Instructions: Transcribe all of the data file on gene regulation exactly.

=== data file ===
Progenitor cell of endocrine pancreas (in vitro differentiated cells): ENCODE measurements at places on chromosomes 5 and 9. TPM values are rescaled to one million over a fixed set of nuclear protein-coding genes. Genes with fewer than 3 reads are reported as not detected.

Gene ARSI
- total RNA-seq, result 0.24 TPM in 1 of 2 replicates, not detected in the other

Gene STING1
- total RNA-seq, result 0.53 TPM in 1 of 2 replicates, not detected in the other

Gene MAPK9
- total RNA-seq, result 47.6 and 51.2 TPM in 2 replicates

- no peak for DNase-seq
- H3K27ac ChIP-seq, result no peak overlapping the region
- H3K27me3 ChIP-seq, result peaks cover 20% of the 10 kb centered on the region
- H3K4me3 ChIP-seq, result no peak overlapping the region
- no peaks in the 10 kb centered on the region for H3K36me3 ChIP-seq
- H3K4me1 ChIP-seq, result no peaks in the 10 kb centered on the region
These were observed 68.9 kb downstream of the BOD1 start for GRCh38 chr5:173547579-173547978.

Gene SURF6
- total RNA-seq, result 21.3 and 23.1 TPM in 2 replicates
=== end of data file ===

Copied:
Progenitor cell of endocrine pancreas (in vitro differentiated cells): ENCODE measurements at places on chromosomes 5 and 9. TPM values are rescaled to one million over a fixed set of nuclear protein-coding genes. Genes with fewer than 3 reads are reported as not detected.

Gene ARSI
- total RNA-seq, result 0.24 TPM in 1 of 2 replicates, not detected in the other

Gene STING1
- total RNA-seq, result 0.53 TPM in 1 of 2 replicates, not detected in the other

Gene MAPK9
- total RNA-seq, result 47.6 and 51.2 TPM in 2 replicates

- no peak for DNase-seq
- H3K27ac ChIP-seq, result no peak overlapping the region
- H3K27me3 ChIP-seq, result peaks cover 20% of the 10 kb centered on the region
- H3K4me3 ChIP-seq, result no peak overlapping the region
- no peaks in the 10 kb centered on the region for H3K36me3 ChIP-seq
- H3K4me1 ChIP-seq, result no peaks in the 10 kb centered on the region
These were observed 68.9 kb downstream of the BOD1 start for GRCh38 chr5:173547579-173547978.

Gene SURF6
- total RNA-seq, result 21.3 and 23.1 TPM in 2 replicates